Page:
Once a ship had been built and launched she then had to be out-fitted, and then complete sea trials
before being handed over to her new owners, who would look to have that ship at sea, as long as possible to
pay for her build costs and of course to make the company good profits.
To this end one company may have had no requirement for a particular ship after a time and would then sell her
on just like any other disposable commodity.
Hence a ship may have had a few owners and would go through many changes and names during what was
hoped for a long and successful working life.
The Steam Hopper GALLIONS REACH also had her part to play during World War II, and also took part in the rescue of troops from Dunkirk. She was an order from the Tilbury Contracting & Dredging Co Ltd for a Hopper Dredger to work on the river Thames, built at the Leith Shipyards of Henry Robb in 1936 just three years before the outbreak of World War II.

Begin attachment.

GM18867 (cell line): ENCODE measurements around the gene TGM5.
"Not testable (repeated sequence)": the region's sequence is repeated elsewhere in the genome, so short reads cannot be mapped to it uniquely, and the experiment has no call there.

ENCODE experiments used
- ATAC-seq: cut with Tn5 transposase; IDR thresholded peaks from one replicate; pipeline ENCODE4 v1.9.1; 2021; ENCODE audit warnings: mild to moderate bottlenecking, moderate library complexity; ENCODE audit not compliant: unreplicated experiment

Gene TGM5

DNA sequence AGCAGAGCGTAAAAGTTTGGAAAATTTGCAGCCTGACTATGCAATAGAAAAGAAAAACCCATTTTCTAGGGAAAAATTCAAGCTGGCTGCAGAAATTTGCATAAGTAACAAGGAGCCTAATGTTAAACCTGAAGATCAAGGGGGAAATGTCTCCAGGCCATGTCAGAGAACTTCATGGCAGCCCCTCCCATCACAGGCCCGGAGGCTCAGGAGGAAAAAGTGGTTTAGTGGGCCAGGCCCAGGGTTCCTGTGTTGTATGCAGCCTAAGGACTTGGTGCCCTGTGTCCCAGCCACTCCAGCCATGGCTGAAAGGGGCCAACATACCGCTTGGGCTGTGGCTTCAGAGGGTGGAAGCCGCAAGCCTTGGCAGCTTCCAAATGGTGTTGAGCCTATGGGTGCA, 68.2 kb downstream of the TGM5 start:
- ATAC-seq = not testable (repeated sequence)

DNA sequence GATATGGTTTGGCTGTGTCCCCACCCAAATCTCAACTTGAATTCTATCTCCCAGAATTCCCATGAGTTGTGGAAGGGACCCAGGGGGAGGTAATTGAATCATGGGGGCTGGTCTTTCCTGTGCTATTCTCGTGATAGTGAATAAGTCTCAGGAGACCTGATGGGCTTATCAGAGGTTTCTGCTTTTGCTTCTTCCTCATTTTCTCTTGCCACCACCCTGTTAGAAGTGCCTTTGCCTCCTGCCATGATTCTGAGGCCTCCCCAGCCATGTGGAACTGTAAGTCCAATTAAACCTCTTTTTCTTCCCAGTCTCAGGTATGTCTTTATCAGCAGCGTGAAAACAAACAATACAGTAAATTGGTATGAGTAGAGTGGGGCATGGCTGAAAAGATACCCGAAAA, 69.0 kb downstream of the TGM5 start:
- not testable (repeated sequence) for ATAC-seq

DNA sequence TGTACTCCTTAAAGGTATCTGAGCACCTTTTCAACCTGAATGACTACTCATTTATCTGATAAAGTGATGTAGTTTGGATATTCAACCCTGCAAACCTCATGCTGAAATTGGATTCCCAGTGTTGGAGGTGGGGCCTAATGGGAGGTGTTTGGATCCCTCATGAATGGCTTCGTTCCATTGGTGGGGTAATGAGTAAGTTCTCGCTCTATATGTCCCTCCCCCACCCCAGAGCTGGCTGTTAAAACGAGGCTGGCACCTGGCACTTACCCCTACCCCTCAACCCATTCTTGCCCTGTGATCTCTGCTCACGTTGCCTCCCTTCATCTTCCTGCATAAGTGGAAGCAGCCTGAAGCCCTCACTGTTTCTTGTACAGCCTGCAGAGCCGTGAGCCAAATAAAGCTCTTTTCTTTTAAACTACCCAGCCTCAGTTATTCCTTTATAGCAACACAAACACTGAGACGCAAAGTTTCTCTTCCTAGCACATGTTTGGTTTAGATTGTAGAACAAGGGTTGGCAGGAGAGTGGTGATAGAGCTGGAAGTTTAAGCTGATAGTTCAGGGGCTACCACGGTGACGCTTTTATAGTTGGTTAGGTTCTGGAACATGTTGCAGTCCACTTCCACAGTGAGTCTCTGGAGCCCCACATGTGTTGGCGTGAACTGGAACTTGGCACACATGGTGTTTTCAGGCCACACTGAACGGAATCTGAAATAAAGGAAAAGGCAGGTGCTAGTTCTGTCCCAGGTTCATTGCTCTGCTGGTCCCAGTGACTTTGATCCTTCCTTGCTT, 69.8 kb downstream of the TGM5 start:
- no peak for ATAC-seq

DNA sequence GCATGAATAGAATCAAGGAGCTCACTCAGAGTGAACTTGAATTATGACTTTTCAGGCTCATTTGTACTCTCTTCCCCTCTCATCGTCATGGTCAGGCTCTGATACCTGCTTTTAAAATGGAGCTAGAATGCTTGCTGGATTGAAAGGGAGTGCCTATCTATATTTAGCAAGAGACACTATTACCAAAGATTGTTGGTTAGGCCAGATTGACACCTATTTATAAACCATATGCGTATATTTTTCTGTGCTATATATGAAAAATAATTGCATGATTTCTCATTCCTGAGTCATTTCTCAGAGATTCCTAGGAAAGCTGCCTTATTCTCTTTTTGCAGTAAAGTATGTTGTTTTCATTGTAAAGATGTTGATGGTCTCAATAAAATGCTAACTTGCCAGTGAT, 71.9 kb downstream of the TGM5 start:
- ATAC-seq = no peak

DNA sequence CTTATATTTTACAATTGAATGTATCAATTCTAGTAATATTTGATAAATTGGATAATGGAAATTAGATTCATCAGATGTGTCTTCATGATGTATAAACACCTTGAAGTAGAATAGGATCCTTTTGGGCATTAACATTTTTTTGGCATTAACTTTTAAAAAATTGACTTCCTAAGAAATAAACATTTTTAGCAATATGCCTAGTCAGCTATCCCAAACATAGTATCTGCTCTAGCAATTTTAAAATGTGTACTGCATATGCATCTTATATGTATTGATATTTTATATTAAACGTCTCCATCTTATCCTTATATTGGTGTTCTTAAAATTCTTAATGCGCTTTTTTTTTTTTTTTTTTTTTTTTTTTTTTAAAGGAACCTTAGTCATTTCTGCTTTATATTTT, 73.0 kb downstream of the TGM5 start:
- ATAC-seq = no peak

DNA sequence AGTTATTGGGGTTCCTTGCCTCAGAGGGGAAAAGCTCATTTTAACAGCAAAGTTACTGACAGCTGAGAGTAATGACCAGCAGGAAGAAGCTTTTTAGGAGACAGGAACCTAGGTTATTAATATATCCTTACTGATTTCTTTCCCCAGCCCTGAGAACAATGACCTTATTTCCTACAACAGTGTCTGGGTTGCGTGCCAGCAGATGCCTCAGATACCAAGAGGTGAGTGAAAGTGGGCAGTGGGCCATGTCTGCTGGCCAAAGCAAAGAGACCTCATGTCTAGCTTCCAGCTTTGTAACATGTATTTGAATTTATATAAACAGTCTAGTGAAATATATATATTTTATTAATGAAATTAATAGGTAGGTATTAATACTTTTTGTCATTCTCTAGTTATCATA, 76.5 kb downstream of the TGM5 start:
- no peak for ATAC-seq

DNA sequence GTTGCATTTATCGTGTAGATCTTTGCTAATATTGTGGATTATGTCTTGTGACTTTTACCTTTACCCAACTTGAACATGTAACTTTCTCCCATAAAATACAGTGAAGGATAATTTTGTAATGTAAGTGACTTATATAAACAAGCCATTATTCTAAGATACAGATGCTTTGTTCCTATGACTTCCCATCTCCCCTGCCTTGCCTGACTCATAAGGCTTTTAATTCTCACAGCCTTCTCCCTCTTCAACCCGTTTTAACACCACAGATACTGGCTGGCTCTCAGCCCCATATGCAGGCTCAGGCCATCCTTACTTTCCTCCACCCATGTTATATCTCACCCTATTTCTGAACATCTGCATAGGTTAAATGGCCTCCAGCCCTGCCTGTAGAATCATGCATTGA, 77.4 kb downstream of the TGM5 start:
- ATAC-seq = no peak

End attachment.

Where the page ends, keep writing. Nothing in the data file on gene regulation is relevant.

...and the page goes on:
At the outbreak of war she was converted for service as a salvage vessel, a rams horn and sheaves were fitted over her bows, her main deck was strengthened and a large winch placed forward of the wheel house, she was also painted in the colours of the "Grey Funnel Line". (Royal Navy)
After the war she was laid up in the Norway Dock with only a watchman on board, early in 1951 she sailed under her own steam to Hull, where she was converted back to a hopper grab dredger.
"The Gallions Reach" returned to Surrey Docks about six months later, repainted in PLA colours. She was oil fired with two single ended scotch boilers, each with three furnaces; and she was fitted with three modern Priestman cranes, these cranes were fitted with separate totally enclosed duplex slewing engines., The machinery and driver were protected from the weather by a spacious cab.
We try here to give as full an account of her history as time and research permits, if you know of missing info
or you have any photographs of her, then please get in touch and we shall update her story as we go along.